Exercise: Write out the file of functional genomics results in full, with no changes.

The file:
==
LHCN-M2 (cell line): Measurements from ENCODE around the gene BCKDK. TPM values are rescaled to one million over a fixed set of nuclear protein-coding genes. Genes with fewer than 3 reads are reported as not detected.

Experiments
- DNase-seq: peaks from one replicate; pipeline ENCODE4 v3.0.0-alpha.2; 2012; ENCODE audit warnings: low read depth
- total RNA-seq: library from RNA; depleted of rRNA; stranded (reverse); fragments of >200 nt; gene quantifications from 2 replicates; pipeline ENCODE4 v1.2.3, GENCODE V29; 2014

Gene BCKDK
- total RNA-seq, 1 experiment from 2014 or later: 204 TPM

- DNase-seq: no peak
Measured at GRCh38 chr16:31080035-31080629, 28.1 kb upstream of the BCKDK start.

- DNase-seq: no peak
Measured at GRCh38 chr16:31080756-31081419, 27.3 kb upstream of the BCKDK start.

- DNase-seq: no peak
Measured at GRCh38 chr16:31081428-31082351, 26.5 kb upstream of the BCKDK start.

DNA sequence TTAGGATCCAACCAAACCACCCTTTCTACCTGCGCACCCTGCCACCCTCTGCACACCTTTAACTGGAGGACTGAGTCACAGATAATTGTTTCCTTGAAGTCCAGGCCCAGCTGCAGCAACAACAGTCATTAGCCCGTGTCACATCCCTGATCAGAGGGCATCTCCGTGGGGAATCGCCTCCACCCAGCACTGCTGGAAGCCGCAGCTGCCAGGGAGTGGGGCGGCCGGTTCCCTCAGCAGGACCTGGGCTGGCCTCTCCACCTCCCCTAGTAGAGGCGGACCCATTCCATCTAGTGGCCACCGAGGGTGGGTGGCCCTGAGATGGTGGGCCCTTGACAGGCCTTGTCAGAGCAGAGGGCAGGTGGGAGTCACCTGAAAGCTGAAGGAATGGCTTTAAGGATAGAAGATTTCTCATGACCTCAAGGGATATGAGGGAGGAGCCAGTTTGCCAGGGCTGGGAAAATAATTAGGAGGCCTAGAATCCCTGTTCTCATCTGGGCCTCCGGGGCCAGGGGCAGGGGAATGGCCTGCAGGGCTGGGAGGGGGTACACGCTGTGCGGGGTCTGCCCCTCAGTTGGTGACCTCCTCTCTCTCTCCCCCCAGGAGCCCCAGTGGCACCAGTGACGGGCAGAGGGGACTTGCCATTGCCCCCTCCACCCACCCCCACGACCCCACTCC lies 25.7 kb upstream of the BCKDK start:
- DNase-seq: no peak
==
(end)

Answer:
LHCN-M2 (cell line): Measurements from ENCODE around the gene BCKDK. TPM values are rescaled to one million over a fixed set of nuclear protein-coding genes. Genes with fewer than 3 reads are reported as not detected.

Experiments
- DNase-seq: peaks from one replicate; pipeline ENCODE4 v3.0.0-alpha.2; 2012; ENCODE audit warnings: low read depth
- total RNA-seq: library from RNA; depleted of rRNA; stranded (reverse); fragments of >200 nt; gene quantifications from 2 replicates; pipeline ENCODE4 v1.2.3, GENCODE V29; 2014

Gene BCKDK
- total RNA-seq, 1 experiment from 2014 or later: 204 TPM

- DNase-seq: no peak
Measured at GRCh38 chr16:31080035-31080629, 28.1 kb upstream of the BCKDK start.

- DNase-seq: no peak
Measured at GRCh38 chr16:31080756-31081419, 27.3 kb upstream of the BCKDK start.

- DNase-seq: no peak
Measured at GRCh38 chr16:31081428-31082351, 26.5 kb upstream of the BCKDK start.

DNA sequence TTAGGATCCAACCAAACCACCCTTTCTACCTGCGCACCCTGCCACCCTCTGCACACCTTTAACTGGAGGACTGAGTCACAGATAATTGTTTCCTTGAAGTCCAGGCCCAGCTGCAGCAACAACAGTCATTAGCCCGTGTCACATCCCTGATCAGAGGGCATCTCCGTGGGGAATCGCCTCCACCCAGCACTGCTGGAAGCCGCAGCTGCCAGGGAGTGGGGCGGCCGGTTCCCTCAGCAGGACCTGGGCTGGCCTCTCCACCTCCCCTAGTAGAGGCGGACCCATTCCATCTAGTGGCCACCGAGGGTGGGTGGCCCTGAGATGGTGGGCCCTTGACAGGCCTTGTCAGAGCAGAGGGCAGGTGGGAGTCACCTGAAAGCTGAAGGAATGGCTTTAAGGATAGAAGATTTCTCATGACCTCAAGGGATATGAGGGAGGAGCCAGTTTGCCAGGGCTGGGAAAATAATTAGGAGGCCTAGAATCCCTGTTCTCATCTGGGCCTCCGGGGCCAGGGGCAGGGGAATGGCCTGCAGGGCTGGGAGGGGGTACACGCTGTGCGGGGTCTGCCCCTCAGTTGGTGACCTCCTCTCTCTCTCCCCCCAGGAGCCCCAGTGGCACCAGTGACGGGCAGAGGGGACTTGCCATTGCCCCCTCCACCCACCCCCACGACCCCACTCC lies 25.7 kb upstream of the BCKDK start:
- DNase-seq: no peak